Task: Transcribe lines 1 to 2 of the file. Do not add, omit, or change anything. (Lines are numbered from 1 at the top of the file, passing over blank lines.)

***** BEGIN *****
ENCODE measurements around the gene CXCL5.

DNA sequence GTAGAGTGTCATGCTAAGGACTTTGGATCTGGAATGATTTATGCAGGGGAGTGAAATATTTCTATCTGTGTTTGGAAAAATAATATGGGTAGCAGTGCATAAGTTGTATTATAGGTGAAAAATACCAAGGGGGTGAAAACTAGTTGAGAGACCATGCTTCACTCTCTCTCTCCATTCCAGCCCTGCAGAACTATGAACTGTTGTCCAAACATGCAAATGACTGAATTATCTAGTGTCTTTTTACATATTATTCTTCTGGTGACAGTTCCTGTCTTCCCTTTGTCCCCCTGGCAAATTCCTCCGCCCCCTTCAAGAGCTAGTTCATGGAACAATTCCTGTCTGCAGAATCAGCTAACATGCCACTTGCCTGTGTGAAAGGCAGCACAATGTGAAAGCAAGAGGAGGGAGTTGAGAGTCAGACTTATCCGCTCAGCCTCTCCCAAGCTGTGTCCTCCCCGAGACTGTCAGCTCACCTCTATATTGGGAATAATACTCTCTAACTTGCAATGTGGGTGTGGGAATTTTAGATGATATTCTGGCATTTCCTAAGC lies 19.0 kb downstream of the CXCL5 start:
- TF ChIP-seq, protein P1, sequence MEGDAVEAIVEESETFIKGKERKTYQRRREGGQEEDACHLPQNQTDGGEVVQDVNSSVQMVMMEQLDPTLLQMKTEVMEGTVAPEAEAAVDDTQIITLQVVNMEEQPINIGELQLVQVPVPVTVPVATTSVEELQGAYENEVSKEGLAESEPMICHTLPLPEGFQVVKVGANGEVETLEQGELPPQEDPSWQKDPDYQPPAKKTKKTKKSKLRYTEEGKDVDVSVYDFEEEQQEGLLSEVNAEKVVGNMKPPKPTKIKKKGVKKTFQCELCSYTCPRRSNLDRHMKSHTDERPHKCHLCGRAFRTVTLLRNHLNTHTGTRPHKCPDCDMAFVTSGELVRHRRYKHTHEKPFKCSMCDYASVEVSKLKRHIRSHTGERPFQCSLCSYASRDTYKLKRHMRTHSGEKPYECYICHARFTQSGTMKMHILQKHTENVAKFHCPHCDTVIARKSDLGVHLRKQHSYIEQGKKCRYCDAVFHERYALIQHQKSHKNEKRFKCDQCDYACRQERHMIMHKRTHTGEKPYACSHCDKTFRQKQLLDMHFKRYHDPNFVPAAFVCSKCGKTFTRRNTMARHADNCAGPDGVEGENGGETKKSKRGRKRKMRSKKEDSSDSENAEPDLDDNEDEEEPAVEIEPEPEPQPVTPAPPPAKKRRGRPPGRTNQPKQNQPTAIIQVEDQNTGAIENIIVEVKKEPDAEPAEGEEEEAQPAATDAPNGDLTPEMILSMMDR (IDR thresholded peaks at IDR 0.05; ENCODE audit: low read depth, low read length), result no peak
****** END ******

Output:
ENCODE measurements around the gene CXCL5.

DNA sequence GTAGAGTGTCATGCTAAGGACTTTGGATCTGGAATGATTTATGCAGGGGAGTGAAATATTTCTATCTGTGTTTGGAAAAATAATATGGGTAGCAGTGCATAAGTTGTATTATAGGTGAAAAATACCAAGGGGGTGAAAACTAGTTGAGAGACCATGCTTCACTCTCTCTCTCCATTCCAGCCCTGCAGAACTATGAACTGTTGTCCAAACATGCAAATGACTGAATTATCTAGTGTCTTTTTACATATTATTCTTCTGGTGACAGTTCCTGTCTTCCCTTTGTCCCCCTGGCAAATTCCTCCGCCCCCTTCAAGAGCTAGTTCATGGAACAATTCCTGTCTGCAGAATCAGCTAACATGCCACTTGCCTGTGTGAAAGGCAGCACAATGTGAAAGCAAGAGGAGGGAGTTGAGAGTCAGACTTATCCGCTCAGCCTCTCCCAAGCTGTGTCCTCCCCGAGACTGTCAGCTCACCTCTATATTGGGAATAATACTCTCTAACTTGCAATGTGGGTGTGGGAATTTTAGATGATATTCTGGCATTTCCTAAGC lies 19.0 kb downstream of the CXCL5 start: